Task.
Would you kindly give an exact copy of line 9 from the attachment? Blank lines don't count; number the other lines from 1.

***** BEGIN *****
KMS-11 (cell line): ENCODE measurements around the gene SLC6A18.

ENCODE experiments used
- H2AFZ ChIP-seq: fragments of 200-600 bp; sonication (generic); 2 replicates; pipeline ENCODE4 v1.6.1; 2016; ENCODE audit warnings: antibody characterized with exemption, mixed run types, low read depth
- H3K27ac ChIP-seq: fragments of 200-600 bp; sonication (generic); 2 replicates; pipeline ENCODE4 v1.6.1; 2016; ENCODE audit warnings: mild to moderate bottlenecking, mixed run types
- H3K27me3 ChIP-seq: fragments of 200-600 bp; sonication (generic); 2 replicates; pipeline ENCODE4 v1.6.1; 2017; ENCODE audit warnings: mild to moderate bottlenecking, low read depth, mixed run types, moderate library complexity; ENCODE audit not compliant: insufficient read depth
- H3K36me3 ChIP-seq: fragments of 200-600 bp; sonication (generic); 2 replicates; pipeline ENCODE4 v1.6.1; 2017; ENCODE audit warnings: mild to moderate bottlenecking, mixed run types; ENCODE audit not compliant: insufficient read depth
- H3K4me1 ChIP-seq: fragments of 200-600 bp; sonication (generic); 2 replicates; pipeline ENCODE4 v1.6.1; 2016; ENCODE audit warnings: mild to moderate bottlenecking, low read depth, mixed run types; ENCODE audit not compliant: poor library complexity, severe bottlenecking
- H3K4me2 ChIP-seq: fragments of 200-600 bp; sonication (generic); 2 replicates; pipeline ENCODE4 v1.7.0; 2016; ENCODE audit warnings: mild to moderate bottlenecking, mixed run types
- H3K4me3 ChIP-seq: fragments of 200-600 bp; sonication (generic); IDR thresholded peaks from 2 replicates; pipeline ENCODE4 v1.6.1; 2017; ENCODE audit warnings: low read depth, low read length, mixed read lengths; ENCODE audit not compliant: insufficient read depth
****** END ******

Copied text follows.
- H3K4me3 ChIP-seq: fragments of 200-600 bp; sonication (generic); IDR thresholded peaks from 2 replicates; pipeline ENCODE4 v1.6.1; 2017; ENCODE audit warnings: low read depth, low read length, mixed read lengths; ENCODE audit not compliant: insufficient read depth